Antioxidant studies conducted at The Radiation Chemistry and Chemical Dynamics Division, Bhabha Atomic Research Centre in Trombay revealed that all three constituents of triphala are active and they exhibit slightly different activities under different conditions and the mixture, triphala, is expected to be more efficient due to the combined activity of the individual components. The findings were reported in the July 2005 issue of Phytotherapy Research. Two months later, scientists from BARC reported on the radio-protective ability of a component of Triphala.

 

Similar results were also reported from Kasturba Medical College, Manipal, in the Journal of Alternative and Complementary Medicine, when scientists claimed that "Triphala, an ayurvedic rasayana drug, protects mice against radiation-induced lethality by free-radical scavenging." They concluded that "Triphala provided protection against both gastrointestinal and hemopoetic death"

 

In Phytotherapy Research, July 2004, scientists from Kasturba Medical College reported that certain traditional Indian polyherbal crude drugs, including Triphala, may be potent and novel therapeutic agents for scavenging of (Nitrous Oxide) NO, and thereby inhibit the pathological conditions caused by excessive generation of NO and its oxidation product, peroxynitrite. The scientists say these findings may also help to explain, at least in part, the pharmacological activities like rejuvenating, adaptogenic, anti-infection, anti-inflammatory, cardioprotective and neuroprotective activities of these traditional, clinically used non toxic drugs.

 

Triphala, according to Dr Michael Tierra, a practicing herbalist and author of The Wonders of Triphala: Ayurvedic Formula for Internal Purification, is "one of the safest and most strengthening of the cleansing herb formulas; it gently promotes internal detoxification of all conditions of stagnation and excess while improving digestion and assimilation."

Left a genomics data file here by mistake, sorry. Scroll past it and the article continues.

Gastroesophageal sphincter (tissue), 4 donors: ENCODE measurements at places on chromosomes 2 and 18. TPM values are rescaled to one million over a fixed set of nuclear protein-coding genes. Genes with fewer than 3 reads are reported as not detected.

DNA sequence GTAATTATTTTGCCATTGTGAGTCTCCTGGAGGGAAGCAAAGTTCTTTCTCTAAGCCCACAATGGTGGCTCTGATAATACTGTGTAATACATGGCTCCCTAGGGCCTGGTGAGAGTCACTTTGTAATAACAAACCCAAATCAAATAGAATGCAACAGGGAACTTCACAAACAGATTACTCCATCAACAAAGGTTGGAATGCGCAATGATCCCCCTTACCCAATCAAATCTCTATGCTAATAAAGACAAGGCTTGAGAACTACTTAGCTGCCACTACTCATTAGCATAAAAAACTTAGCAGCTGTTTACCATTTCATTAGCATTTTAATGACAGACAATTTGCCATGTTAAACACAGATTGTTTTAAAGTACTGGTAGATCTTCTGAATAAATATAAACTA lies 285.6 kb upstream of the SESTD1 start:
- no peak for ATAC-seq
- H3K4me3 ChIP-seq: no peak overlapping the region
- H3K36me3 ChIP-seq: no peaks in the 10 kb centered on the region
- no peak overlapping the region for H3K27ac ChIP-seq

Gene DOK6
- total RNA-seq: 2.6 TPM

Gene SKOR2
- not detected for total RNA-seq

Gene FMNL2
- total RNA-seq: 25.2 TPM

He adds: "It has been shown to be an effective blood purifier that stimulates bile secretion as it detoxifies the liver. Triphala benefits circulation, improves digestion and regulates elimination without causing any laxative dependency. Triphala is also taken for all eye disorders including the treatment of conjunctivitis, progressive myopia, early stages of glaucoma and cataracts. Triphala can be highly effective in removing stagnation of both the liver and intestines and is one of the greatest and most popular rejuvenators in ayurvedic medicine; it helps to aid the body's natural detoxification and elimination processes without weakening systems or becoming habit forming."

 

No wonder, observes Dr. Tierra, in India there is a saying comparing the importance of triphala to that of a mother. In 'A Botanical Approach to the Treatment of Cancer' Tierra claims that Triphala is a herbal formula to maintain balanced elimination and detoxification. He notes that Triphala "is widely regarded as a purgative and laxative but in fact it is considered a rasayana and rejuvenator. Its special value, therefore, is both as a regulator of elimination as well as rejuvenator of the whole body.

 

http://www.indolink....id=082106115647

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Guest Yogesh

In general, the aqueous and ethanolic extracts of Triphala and Triphala Mashi exhibited a broad-spectrum antimicrobial activity against all the microorganisms from human secretions and from pathology lab with prior diagnosis. It inhibited the growth of all Gram-positive and Gram-negative bacteria. In agar diffusion method, with the broad range of concentrations of 50–1500 mg/ml of the extract, the growth of all microorganisms was inhibited. Aqueous extracts shows better activity than ethanolic extract for all strains. More inhibitory zone is observed for the strains E. coli, S. aureus. All extracts show dose-dependant activity.

 

All the microorganisms that presented resistance to certain tested antibiotics, showed good susceptibility to the extracts of Triphala and Triphala Mashi. Variations of susceptibilities and resistance existed among same microorganisms to the same antibiotics.

 

More information can be found here

 

http://www.pubmedcentral.nih.gov/articlerender.fcgi?artid=2249739